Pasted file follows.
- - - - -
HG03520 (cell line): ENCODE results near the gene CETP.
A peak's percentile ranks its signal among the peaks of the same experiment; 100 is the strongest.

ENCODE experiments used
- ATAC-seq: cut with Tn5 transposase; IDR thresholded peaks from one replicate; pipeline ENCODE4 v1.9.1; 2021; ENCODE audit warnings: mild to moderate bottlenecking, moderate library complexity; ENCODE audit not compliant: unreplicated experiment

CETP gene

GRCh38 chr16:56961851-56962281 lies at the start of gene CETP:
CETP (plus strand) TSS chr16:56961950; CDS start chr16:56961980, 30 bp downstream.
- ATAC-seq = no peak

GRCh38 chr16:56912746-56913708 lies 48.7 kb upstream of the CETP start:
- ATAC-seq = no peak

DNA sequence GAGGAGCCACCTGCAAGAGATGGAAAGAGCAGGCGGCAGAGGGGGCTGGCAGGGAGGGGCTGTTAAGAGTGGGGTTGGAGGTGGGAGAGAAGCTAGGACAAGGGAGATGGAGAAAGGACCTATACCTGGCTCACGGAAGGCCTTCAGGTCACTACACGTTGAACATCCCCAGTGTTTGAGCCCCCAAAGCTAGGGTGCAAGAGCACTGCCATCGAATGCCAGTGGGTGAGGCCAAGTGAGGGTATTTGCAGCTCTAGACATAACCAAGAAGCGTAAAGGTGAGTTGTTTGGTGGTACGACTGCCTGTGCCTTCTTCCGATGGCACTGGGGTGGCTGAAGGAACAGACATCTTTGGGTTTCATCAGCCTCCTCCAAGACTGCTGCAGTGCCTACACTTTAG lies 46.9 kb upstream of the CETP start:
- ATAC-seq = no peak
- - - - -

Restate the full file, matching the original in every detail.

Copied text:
HG03520 (cell line): ENCODE results near the gene CETP.
A peak's percentile ranks its signal among the peaks of the same experiment; 100 is the strongest.

ENCODE experiments used
- ATAC-seq: cut with Tn5 transposase; IDR thresholded peaks from one replicate; pipeline ENCODE4 v1.9.1; 2021; ENCODE audit warnings: mild to moderate bottlenecking, moderate library complexity; ENCODE audit not compliant: unreplicated experiment

CETP gene

GRCh38 chr16:56961851-56962281 lies at the start of gene CETP:
CETP (plus strand) TSS chr16:56961950; CDS start chr16:56961980, 30 bp downstream.
- ATAC-seq = no peak

GRCh38 chr16:56912746-56913708 lies 48.7 kb upstream of the CETP start:
- ATAC-seq = no peak

DNA sequence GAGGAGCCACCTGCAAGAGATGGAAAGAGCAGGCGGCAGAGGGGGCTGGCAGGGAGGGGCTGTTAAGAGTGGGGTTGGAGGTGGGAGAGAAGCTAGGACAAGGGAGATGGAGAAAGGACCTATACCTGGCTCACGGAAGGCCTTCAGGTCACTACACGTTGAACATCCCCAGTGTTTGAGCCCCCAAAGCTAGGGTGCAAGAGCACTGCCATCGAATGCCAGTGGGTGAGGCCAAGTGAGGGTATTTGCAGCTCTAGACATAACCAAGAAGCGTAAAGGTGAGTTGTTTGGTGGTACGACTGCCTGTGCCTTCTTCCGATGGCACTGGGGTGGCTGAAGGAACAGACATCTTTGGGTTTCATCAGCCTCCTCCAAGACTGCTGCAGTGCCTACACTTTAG lies 46.9 kb upstream of the CETP start:
- ATAC-seq = no peak